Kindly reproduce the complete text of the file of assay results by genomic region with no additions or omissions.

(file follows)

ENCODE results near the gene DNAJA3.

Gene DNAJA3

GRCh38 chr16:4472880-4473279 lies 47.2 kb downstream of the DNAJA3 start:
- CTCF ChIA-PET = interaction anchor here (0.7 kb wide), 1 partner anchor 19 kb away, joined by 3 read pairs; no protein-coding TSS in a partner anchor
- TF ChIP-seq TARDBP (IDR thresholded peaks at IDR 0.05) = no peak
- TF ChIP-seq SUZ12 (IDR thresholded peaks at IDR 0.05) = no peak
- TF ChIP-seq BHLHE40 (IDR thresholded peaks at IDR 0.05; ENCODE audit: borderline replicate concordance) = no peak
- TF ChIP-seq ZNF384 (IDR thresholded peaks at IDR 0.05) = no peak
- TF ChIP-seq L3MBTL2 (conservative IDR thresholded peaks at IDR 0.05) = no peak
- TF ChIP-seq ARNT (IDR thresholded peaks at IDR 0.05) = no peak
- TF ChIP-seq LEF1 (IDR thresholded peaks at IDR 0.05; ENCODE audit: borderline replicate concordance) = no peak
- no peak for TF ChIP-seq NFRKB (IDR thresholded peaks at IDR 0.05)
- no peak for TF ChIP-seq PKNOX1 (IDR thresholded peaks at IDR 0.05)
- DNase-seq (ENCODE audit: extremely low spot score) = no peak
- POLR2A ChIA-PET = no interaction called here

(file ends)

ENCODE results near the gene DNAJA3.

Gene DNAJA3

GRCh38 chr16:4472880-4473279 lies 47.2 kb downstream of the DNAJA3 start:
- CTCF ChIA-PET = interaction anchor here (0.7 kb wide), 1 partner anchor 19 kb away, joined by 3 read pairs; no protein-coding TSS in a partner anchor
- TF ChIP-seq TARDBP (IDR thresholded peaks at IDR 0.05) = no peak
- TF ChIP-seq SUZ12 (IDR thresholded peaks at IDR 0.05) = no peak
- TF ChIP-seq BHLHE40 (IDR thresholded peaks at IDR 0.05; ENCODE audit: borderline replicate concordance) = no peak
- TF ChIP-seq ZNF384 (IDR thresholded peaks at IDR 0.05) = no peak
- TF ChIP-seq L3MBTL2 (conservative IDR thresholded peaks at IDR 0.05) = no peak
- TF ChIP-seq ARNT (IDR thresholded peaks at IDR 0.05) = no peak
- TF ChIP-seq LEF1 (IDR thresholded peaks at IDR 0.05; ENCODE audit: borderline replicate concordance) = no peak
- no peak for TF ChIP-seq NFRKB (IDR thresholded peaks at IDR 0.05)
- no peak for TF ChIP-seq PKNOX1 (IDR thresholded peaks at IDR 0.05)
- DNase-seq (ENCODE audit: extremely low spot score) = no peak
- POLR2A ChIA-PET = no interaction called here